During the 18 years of helping patients resolve their chronic halitosis conditions we have successfully treated approximately 14,000 patients. Seeing this many patients over this period of time has allowed us to observe a lot of the common mistakes people have made during their attempts to resolve their problem. We have also been privy to a lot of the myths that have been commonly associated with halitosis. In this blog, however, we will focus on some common mistakes that we have seen people frequently make.
• Having one’s tonsils removed either because someone told them the tonsils were the cause of their breath problem, or because they believed the myths surrounding the so-called tonsil stones or tonsiloliths. During the 18 years of treating this condition we have seen probably 3,000 patients who have made the mistake of having their tonsils removed for the purpose of resolving a halitosis condition. Unfortunately for those patients the tonsillectomies did nothing to change their halitosis condition. It is an extremely painful procedure and one that nobody forgets.
• Seeking the help of a gastroenterologist is a common mistake we have seen people make. A visit to the gastroenterologist often involves an endoscopic examination of the upper and lower gastrointestinal tracks, a colonoscopy, and other similar unpleasant procedures. These procedures are expensive, unpleasant, and subject the patient to a certain degree of unnecessary risk. Over the many years of treating patients for chronic halitosis we have yet to see a gastrointestinal condition result in a halitosis conditions. Any good gastroenterologist will also confer with our conclusions.
• Brushing one’s teeth frequently is another mistake people tend to make. It is an understandable mistake to make but excessively frequent tooth brushing will tend produce a dry mouth condition, which will often exacerbate a breath condition. Excessively frequent brushing can cause gum recession and damage the tooth’s enamel. The majority of patients we see in our clinic tend to be aggressive tooth brushers and this often results in damage to the teeth and gums. It is for this reason we often recommend the Sonicare toothbrush. This toothbrush is not only much more gentle than manual or other electric tooth brushes, but it’s sonic cleaning technology will assist in removing bacteria from deep within the tongue’s taste buds and from under the gums.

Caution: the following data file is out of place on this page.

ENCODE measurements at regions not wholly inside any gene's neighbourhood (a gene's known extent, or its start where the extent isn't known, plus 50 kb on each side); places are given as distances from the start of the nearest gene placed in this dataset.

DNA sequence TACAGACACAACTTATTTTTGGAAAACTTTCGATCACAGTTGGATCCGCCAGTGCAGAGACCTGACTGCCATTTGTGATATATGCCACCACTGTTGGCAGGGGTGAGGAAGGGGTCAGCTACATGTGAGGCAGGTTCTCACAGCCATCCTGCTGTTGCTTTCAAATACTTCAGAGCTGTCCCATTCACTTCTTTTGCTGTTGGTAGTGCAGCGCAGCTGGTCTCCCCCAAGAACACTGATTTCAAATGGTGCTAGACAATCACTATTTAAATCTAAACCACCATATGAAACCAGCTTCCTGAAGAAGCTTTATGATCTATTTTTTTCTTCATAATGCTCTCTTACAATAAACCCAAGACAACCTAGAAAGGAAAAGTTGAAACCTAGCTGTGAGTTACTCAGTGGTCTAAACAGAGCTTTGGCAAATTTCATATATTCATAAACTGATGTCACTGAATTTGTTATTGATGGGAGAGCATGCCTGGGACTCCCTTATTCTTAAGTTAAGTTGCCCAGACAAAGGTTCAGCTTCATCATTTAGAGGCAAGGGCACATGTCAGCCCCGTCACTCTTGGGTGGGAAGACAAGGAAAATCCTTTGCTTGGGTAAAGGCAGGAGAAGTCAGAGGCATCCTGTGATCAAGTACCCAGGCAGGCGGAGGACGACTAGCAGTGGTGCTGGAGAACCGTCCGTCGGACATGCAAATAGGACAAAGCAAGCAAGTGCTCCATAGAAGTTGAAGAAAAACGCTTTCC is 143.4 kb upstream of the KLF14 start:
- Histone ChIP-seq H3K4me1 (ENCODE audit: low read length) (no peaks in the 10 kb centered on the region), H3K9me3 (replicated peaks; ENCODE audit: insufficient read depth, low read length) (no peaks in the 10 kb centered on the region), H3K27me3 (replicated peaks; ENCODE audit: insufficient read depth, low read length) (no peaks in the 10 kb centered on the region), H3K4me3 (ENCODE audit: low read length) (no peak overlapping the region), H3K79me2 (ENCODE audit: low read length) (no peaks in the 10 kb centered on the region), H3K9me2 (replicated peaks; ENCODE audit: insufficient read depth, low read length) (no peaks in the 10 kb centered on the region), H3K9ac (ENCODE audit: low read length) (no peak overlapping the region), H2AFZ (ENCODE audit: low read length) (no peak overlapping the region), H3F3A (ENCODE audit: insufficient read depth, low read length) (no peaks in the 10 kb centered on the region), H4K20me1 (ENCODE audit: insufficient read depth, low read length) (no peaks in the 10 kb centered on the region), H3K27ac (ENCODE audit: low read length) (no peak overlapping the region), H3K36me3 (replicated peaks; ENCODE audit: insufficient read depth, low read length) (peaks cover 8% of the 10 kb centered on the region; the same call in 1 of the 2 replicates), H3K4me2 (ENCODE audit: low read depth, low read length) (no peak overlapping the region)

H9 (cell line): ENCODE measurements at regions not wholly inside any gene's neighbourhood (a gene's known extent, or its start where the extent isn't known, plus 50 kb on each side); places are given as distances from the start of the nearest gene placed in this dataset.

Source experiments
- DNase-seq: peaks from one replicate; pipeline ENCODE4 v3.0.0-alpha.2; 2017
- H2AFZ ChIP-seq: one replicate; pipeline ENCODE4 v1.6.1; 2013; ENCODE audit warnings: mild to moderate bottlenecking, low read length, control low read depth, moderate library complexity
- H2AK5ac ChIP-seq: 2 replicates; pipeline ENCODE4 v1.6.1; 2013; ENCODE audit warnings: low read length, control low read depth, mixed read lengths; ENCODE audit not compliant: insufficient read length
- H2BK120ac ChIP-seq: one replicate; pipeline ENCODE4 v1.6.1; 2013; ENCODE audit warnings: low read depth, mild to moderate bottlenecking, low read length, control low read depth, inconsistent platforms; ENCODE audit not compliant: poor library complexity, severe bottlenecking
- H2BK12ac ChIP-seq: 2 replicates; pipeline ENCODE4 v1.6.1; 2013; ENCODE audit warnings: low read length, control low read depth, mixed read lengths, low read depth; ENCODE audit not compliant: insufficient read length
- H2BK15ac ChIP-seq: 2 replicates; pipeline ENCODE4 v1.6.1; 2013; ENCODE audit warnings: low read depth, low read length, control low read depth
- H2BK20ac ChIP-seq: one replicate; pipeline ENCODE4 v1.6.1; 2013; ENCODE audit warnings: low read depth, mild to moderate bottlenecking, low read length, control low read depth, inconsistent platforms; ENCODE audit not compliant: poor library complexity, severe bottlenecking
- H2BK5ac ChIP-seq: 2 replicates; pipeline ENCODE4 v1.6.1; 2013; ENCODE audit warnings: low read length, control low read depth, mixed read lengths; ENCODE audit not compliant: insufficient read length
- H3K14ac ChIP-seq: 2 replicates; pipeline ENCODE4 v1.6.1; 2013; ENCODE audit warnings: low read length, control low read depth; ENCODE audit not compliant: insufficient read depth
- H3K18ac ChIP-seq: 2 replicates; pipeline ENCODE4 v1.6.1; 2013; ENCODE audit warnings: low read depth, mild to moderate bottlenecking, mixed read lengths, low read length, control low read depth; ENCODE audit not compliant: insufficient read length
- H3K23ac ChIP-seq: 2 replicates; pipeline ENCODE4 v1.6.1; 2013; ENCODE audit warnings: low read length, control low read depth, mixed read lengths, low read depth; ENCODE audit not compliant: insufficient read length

• Using hydrogen peroxide as an oral rinse is another common practice we have seen over the years. Most people do not realize that the FDA considers hydrogen peroxide to be a cytotoxic product. The word cytotoxic means toxic to the cells. Hydrogen peroxide is also known to be a proteolytic product which means it breaks down proteins. It is for this reason that the use of hydrogen peroxide is contraindicated for the treatment of wounds. The problem is the tissues in our body are made of protein. If used on an occasional basis in the mouth hydrogen peroxide will generally not have any negative effects to an individual. If, however, it is used on a regular basis, which many people have done, the oral tissues will become sensitive, and can become ulcerated and raw. In the end the hydrogen peroxide has never provided any benefit to resolving a halitosis problem.
• Out of desperation we often see patients trying to treat or resolve their breath problems without ever understanding what the actual causes of their problem are. This usually results in a failure to resolve the problem, frustration and despair, and a lot of wasted time and money. When trying to resolve a medical or dental condition, or even a problem with your car, it is imperative that one understands what the cause or causes of the problem are. Without this information one will not know what to treat or fix. As a result of this type of approach it is not uncommon for us to see a patient who has been unsuccessfully experimenting with different oral products and techniques over a 20 year period. Once we take the patient through the proper diagnostic process at the Center for Breath Treatment we can quickly obtain an understanding of the causes of their condition and successfully direct treatment towards those causes.
• Altering one’s diet in an attempt to resolve a chronic halitosis condition is another common mistake we see people making. Over the many years we have been treating chronic halitosis conditions we have never seen foods of any kind be a causative factor for anybody’s halitosis condition. It is not uncommon for patients to provide us with a list of foods they “know” are contributing to their halitosis condition. The only thing a food product can do is produce the odor of that food on one’s breath. To be clear, this is a food odor, not a halitosis odor. Certain foods do have the ability to produce an aftertaste that one may not care for and this may in turn confuse you into thinking the food is causing a bad breath condition. When it comes to the deciphering one’s own tastes and smells it can become quite confusing.
About the author: Dr. Anthony Dailley is a practicing dentist that specializes in halitosis treatment. He has been practicing since 1981 and graduated from San Francisco State University with a degree in Cell & Molecular Biology, and obtained his dental degree from the Pacific School of Dentistry. Dr. Dailley founded the Center for Breath Treatment in the San Francisco Bay Area and conducts research on curing halitosis. Dr. Dailley has also been a founder in a biotech company called NovaBay Pharmaceuticals and on their board of directors from 1997 -2014.